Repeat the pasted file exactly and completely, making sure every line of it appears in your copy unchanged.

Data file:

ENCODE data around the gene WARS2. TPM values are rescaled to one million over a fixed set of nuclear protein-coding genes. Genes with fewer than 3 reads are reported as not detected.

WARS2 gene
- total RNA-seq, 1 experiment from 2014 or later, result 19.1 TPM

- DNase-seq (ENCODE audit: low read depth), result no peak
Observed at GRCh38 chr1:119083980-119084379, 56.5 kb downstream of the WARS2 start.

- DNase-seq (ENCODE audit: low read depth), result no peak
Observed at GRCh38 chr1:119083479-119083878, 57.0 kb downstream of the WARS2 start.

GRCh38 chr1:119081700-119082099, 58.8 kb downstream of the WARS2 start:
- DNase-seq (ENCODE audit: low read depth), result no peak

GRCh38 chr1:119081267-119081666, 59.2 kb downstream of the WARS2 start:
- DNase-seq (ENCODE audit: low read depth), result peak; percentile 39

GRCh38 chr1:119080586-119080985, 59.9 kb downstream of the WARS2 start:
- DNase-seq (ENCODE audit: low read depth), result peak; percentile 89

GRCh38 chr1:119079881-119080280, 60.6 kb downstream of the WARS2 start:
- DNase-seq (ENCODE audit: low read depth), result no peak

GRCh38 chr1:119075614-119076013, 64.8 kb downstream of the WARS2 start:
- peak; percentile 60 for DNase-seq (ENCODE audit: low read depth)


ENCODE data around the gene WARS2. TPM values are rescaled to one million over a fixed set of nuclear protein-coding genes. Genes with fewer than 3 reads are reported as not detected.

WARS2 gene
- total RNA-seq, 1 experiment from 2014 or later, result 19.1 TPM

- DNase-seq (ENCODE audit: low read depth), result no peak
Observed at GRCh38 chr1:119083980-119084379, 56.5 kb downstream of the WARS2 start.

- DNase-seq (ENCODE audit: low read depth), result no peak
Observed at GRCh38 chr1:119083479-119083878, 57.0 kb downstream of the WARS2 start.

GRCh38 chr1:119081700-119082099, 58.8 kb downstream of the WARS2 start:
- DNase-seq (ENCODE audit: low read depth), result no peak

GRCh38 chr1:119081267-119081666, 59.2 kb downstream of the WARS2 start:
- DNase-seq (ENCODE audit: low read depth), result peak; percentile 39

GRCh38 chr1:119080586-119080985, 59.9 kb downstream of the WARS2 start:
- DNase-seq (ENCODE audit: low read depth), result peak; percentile 89

GRCh38 chr1:119079881-119080280, 60.6 kb downstream of the WARS2 start:
- DNase-seq (ENCODE audit: low read depth), result no peak

GRCh38 chr1:119075614-119076013, 64.8 kb downstream of the WARS2 start:
- peak; percentile 60 for DNase-seq (ENCODE audit: low read depth)